A Map of the World


While under nearly two centuries of restricted foreign contact during the Edo period (1600-1868), the Japanese people still maintained a curiosity in foreign cultures. World maps in particular are indications of how the Japanese perceived their country and its position in the international community. Many were published in the port city of Yokohama and popularized for both informational and entertainment purposes. This map, a woodcut dating from the second half of the 19th century, depicts an enormous archipelago representing Japan at the center of the world. Images of a Russian soldier and an American soldier and the brief history of each country are placed in insets. Different kinds of ships dot the seas. The map is also accompanied by a table showing the distance from Nagasaki to various foreign countries, such as China, India, and the Netherlands. On the bottom right are the names of feudal lords who were assigned the duties of guarding the coast.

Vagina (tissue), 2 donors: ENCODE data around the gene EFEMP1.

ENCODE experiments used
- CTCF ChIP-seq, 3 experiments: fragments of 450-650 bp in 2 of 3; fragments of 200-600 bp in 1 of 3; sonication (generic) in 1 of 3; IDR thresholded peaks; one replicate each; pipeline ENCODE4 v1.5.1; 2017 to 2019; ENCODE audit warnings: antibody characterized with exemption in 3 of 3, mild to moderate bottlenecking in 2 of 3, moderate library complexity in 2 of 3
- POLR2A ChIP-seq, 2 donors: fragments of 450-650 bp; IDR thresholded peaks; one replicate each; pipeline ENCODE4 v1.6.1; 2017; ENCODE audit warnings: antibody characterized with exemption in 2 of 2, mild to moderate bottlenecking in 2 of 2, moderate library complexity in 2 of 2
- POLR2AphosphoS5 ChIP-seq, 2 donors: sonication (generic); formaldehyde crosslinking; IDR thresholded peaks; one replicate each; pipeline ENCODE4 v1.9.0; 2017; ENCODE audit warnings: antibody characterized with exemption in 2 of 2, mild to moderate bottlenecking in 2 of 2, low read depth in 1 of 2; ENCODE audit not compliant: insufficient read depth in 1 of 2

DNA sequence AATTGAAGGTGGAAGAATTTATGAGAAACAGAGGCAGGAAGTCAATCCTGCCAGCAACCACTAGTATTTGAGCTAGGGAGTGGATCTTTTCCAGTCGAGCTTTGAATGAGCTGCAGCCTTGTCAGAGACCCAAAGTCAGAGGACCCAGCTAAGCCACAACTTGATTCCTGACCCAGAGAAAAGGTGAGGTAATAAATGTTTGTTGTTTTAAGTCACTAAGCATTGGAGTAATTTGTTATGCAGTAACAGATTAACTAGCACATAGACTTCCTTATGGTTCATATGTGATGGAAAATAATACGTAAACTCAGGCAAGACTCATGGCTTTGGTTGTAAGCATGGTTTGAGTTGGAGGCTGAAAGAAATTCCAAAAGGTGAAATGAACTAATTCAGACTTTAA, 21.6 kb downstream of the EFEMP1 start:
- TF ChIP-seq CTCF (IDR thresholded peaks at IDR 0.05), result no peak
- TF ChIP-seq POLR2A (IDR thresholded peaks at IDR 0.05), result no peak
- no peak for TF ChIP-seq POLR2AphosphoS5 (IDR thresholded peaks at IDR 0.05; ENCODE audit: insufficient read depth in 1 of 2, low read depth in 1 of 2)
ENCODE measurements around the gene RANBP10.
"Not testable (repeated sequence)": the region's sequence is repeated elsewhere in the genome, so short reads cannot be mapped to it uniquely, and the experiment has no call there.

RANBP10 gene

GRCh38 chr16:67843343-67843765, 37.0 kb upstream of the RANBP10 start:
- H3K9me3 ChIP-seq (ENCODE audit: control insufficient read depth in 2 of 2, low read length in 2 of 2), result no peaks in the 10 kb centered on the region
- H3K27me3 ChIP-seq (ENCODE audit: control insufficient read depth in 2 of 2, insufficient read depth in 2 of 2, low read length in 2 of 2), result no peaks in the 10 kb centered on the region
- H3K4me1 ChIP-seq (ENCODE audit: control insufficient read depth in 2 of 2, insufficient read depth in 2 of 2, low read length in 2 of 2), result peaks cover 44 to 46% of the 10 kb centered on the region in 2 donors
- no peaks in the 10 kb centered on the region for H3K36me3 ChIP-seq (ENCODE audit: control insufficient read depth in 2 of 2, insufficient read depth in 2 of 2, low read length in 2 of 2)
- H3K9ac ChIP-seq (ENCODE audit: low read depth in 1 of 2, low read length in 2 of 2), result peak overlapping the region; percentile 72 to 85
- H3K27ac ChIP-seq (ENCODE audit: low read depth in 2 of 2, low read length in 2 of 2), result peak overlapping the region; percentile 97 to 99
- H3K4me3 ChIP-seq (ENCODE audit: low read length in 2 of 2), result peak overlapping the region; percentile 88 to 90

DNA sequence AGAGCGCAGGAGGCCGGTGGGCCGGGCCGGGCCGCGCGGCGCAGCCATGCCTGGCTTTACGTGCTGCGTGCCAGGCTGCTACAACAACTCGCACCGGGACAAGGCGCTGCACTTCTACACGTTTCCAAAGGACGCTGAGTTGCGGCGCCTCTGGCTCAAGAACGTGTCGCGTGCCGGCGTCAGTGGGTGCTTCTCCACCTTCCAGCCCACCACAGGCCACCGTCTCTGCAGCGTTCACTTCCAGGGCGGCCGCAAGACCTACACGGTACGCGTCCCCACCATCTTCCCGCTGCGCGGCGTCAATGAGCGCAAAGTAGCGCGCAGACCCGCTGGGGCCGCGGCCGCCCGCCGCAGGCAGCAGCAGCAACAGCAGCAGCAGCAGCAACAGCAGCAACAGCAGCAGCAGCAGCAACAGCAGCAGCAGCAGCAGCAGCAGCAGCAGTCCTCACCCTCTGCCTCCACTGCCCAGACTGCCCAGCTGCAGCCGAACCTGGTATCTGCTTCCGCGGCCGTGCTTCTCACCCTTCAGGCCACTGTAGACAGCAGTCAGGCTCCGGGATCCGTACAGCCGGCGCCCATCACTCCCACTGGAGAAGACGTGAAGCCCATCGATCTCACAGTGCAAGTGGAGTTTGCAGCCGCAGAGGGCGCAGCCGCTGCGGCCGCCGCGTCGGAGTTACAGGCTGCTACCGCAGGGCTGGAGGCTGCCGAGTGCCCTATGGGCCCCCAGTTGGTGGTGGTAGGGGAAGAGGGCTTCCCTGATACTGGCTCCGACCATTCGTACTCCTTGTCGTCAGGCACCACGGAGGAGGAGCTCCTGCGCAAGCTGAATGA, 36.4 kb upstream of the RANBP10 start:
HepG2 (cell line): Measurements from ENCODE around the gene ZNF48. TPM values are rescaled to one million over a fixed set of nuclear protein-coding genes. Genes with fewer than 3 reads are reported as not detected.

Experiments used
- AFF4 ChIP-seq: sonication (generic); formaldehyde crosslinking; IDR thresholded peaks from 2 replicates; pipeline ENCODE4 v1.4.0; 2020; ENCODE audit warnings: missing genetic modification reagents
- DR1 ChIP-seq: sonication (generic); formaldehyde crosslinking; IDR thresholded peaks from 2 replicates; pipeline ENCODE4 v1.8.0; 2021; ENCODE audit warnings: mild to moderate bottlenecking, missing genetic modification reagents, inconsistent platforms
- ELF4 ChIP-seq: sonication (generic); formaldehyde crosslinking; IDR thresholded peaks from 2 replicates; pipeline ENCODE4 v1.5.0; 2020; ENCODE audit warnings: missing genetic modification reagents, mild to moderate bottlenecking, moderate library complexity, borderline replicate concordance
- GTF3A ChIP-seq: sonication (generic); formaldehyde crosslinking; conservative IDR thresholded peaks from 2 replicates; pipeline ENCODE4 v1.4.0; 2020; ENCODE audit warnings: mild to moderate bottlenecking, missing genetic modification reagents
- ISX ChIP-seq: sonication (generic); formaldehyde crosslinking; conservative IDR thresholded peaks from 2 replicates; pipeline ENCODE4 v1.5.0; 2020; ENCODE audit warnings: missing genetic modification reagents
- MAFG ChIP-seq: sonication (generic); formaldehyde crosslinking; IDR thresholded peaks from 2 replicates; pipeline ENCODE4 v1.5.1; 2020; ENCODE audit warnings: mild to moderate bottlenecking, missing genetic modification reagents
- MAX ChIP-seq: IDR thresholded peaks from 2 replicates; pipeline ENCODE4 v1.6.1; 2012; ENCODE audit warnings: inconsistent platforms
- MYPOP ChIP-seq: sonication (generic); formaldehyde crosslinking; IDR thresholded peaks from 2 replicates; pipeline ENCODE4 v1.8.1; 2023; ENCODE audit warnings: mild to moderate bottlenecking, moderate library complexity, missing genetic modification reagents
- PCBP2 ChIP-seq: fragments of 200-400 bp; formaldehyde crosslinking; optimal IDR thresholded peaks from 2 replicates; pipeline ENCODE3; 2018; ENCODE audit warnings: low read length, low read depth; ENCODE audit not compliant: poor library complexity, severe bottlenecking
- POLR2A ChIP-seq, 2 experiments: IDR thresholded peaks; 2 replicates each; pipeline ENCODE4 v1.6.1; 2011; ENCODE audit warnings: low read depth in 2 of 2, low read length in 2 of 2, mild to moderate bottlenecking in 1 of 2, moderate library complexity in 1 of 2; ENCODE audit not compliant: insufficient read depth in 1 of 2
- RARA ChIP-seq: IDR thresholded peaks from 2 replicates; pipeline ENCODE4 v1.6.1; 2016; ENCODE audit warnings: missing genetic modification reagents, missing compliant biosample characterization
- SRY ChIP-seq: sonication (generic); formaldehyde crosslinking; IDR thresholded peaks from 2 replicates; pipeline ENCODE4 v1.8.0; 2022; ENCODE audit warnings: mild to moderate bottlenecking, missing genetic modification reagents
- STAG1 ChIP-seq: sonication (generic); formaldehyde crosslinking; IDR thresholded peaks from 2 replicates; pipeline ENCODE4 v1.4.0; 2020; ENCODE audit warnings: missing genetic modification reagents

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1 print on hōsho paper : woodcut, black and white ; 21 x 28 centimeter (block), 23.8 x 32 centimeters (sheet)

Last updated: March 2, 2012